WOODY GUTHRIE'S AMERICAN SONG
Briar Street Theatre
The songs and stories of Woodrow Wilson ("Woody") Guthrie have become so much a part of the American idiom that one frequently finds them anthologized as traditional folk ballads--a confusion exacerbated by Guthrie's practice of co-opting the structure and melodies of earlier folk songs, adding his own lyrics. In the 1950s, when the singer-songwriter was forced to retire from performing after being diagnosed with Huntington's chorea, which ended his life in 1967, Pete Seeger kept songs like "This Land Is Your Land," "Hard Traveling," and "So Long (It's Been Good to Know Yuh)" alive. Bob Dylan did the same through the 1960s, taking the familiar tunes and putting his own unique stamp on them.
That Guthrie's vision has continued to shine through several generations of interpreters--including his son Arlo--is tribute to his power and poetry. The finely honed arrangements of Peter Glazer's documentary-biography-revue, Woody Guthrie's American Song, may offend purists, but they definitely reveal the humble wisdom and transcendent beauty of the originals. And now the 1991 Northlight Theatre production, which captured three of the top Joseph Jefferson awards later that year, is being revived virtually intact at the Briar Street Theatre. "This is a mighty big barn," comments one of the musicians, but the cavernous new quarters do not in any way diminish the exhilaration of a scene in which Woody, riding a boxcar roof in the rain, hears the singing of the folks beneath and defies the lightning: "Strike, goddam you, strike! There's people you can't hurt!" Nor do they affect the triumph of a scene in which a barroom critic is silenced by a roomful of people singing "Union Maid" ("You can't scare me / I'm sticking to the union") and gradually won over by the patriotic "The Sinking of the Reuben James." Nor do they destroy the haunting compassion of the ensemble's "Pastures of Plenty": "Every state in the union, we migrants have been / We come with the dust and are gone with the wind."
This production reunites four of the five Northlight performers. Once again Christopher Walz and Brian Gunter trade virtuoso guitar riffs and mossy old jokes in the puckish "New York Town," Susan Moniz raises her plaintive soprano on the mournful "Deportee," and robust contralto Ora Jones gives "Grand Coulee Dam" a strength as awe inspiring as that of the mighty Columbia itself. New to the cast is classical actor Kevin Gudahl, who contributes a nice gut-bucket baritone. Also returning is the three-piece string band--Malcolm Ruhl, Bob Fulks, and L.J. Slavin--playing a score of musical instruments.
"They are the people who follow the seasons," said Guthrie in his autobiography, Bound for Glory. "They don't just set along in the sun. They go by the sun, and it lights up the country they know is theirs." At first glance the expensively dressed opening-night crowd may have seemed a strange match with the disenfranchised people Guthrie celebrates. But on second thought, many of those audience members may be of an age to fully understand the penury of those Depression days. Guthrie, with his eternal hope for better times, might have been pleased to see how well his compatriots and their children and grandchildren have done for themselves since those dusty years.
IT'S A WONDERFUL LIFE
Drury Lane Oakbrook Terrace
I might be the only person in the entire United States who's never seen Frank Capra's 1946 film It's a Wonderful Life, whose holiday popularity may be due in part to its resemblance to A Christmas Carol: both protagonists reverse their fates after supernatural revelations on Christmas Eve. But instead of a misanthropic miser, the hero of It's a Wonderful Life is George Bailey, a man who's dedicated himself, often at great personal sacrifice, to doing the right thing. A greedy, unscrupulous rival brings him to the point of bankruptcy and despair, but a guardian angel shows him what the town would have been like without him. His morale restored, he returns to find that his kindness and generosity have not gone unrewarded.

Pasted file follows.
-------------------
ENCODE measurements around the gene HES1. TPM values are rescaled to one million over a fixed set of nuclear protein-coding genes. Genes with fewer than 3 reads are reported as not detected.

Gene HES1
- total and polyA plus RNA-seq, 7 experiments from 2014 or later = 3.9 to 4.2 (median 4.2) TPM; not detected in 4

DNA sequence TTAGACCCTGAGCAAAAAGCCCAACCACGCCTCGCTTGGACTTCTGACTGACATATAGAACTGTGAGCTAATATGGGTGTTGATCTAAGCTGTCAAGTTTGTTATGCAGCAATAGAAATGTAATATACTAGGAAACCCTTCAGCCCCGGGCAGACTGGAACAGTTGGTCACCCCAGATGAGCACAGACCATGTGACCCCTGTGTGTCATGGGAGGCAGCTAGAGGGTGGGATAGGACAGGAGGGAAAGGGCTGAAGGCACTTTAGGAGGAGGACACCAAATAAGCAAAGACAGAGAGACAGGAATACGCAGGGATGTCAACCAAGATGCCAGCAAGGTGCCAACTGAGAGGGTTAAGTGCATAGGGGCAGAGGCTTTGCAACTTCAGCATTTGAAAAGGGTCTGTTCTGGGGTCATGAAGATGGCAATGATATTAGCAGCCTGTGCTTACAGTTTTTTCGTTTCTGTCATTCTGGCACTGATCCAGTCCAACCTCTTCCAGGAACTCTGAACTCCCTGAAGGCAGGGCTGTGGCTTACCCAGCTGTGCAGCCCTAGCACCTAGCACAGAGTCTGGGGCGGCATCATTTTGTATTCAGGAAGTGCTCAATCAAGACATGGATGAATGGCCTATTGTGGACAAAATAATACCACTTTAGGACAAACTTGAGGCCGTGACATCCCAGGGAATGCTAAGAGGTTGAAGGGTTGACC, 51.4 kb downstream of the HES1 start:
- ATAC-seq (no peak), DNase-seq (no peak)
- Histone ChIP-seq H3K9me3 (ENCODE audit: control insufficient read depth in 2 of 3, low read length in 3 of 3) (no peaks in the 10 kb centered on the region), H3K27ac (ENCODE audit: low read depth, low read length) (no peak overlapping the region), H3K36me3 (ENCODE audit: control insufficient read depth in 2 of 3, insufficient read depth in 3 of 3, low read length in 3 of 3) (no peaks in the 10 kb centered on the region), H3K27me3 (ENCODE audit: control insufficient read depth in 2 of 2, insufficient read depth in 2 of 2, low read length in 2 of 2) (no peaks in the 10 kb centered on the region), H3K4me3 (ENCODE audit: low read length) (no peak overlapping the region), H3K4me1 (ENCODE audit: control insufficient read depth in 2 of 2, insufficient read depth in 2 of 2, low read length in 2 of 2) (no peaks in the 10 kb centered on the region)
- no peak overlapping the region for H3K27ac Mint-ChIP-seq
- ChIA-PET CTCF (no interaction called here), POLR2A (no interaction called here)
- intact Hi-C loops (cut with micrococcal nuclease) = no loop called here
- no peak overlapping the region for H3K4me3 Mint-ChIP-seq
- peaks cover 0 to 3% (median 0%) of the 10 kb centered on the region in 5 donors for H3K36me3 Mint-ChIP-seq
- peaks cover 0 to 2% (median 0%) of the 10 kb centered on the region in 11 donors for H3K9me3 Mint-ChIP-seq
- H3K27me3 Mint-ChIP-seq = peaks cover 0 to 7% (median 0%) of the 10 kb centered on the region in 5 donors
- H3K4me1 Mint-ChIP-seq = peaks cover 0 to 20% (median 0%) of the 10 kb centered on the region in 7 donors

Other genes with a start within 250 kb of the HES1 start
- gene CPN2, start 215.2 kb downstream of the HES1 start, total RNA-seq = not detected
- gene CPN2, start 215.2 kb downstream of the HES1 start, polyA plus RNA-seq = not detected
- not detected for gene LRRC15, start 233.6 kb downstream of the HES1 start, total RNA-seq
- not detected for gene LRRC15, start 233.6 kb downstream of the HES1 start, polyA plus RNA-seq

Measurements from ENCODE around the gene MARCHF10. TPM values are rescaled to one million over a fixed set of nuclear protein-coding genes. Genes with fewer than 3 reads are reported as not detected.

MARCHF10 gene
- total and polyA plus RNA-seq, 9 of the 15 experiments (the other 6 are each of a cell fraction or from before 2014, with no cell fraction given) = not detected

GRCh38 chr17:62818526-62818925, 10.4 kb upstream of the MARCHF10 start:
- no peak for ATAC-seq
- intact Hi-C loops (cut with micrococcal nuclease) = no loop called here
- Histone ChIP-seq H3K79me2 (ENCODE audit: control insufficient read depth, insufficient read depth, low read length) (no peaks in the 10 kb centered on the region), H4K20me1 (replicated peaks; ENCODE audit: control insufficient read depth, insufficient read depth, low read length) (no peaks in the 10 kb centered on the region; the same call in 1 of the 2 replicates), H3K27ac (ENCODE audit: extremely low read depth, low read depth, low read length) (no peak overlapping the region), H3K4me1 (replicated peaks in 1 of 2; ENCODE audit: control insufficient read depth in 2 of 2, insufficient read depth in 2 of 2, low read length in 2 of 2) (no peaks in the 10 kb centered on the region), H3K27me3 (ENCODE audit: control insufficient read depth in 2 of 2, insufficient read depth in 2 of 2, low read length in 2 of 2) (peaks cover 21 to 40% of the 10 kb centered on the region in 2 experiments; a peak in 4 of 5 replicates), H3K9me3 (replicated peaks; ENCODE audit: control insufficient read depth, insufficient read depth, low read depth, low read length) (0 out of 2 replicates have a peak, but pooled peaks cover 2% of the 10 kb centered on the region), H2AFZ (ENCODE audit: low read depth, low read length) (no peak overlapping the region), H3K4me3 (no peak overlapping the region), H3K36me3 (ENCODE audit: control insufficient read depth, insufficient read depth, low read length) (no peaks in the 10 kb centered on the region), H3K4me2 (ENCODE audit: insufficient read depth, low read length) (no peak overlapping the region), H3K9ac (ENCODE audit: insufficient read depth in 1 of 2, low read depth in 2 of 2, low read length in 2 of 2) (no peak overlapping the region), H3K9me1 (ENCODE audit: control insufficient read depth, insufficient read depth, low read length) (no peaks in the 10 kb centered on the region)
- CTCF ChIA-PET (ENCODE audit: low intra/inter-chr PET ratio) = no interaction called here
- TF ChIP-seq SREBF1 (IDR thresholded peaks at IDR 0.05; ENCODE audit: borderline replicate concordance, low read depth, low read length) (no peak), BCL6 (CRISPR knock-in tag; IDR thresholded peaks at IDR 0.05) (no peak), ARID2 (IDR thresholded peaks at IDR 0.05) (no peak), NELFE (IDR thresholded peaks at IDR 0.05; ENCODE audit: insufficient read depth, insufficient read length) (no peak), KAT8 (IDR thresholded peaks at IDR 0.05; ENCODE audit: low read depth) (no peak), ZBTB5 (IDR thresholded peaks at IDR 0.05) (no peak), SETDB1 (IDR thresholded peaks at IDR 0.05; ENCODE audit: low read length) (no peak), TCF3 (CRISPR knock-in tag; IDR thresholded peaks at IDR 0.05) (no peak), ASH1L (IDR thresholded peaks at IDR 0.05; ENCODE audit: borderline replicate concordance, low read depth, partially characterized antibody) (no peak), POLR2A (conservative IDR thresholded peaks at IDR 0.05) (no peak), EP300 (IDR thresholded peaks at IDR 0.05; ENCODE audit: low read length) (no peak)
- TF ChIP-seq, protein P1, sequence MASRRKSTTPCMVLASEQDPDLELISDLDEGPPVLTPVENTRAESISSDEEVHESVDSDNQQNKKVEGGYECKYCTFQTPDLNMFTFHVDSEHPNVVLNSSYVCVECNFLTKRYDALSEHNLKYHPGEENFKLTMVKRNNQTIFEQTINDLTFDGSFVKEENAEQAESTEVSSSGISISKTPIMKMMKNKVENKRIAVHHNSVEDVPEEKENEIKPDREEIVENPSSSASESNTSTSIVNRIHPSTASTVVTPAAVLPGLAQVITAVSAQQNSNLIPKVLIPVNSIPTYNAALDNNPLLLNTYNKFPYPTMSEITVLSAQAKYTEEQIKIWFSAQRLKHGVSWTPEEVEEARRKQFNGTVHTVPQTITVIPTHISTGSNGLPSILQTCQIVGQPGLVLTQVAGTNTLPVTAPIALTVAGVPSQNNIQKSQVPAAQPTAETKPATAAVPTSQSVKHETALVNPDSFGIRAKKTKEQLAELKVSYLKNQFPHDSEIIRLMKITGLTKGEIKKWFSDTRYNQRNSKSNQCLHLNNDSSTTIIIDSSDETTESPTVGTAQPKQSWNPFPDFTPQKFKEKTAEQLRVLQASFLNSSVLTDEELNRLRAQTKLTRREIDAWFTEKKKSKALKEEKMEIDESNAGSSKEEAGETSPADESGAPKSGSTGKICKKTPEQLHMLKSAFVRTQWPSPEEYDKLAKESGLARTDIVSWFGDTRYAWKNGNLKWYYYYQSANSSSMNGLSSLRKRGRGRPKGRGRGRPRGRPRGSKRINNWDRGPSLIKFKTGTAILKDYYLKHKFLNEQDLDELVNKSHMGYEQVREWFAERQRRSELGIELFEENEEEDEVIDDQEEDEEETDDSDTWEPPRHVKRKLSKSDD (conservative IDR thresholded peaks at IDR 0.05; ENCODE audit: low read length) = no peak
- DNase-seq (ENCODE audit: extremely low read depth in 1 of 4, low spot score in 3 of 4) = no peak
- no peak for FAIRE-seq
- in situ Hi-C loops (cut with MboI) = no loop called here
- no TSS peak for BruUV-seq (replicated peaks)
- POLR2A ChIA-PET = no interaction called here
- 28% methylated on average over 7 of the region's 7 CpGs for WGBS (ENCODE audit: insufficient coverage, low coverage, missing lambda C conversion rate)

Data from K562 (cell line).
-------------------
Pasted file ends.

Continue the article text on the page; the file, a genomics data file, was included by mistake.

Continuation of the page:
It's a wonderful story, optimistic and morally unimpeachable--who can argue that it's a bad thing to be unselfish? But it's apparent in David Nehls and Michael Tilford's musical adaptation, even to someone encountering the tale for the first time, that a substantial portion of the narrative has been eliminated to make room for the music. This is unfortunate, since most of the songs are so independent of the story (the better, one presumes, to allow for conversion to cabaret revues or adult-contemporary radio) that they decorate rather than support the plot, which zips by so quickly that crucial transitions are lost to anyone not already familiar with it.
The production mounted at Drury Lane Oakbrook Terrace, under the competent direction of Gary Griffin, is sumptuous and sugary enough to win back any audiences alienated by the hip-gritty City of Angels earlier this season. Todd Petersen as George displays a clear tenor, on-target pitch, and more than sufficient breath control for the extended notes with which Nehls and Tilford conclude too many of their songs. As Mary, the woman whose only goal in life is to stand by her man, Kate Fry offers a chirpy soprano well suited to the two "I'm here for you, darling" ballads allotted her. Felicia Fields plays the guardian angel (written for a woman, presumably to add more treble to the vocal ensemble) with the earthy humor characteristic--if not required--of black women in musicals these days. And the children--Kimberly Dal Santo, Peter Thoresen, and Heather Marie Johnson--predictably steal the show. For all the prodigious talent and skill going into this holiday concoction, however, it's never anything more than a supplement--or, in my case, introduction--to the classic motion picture.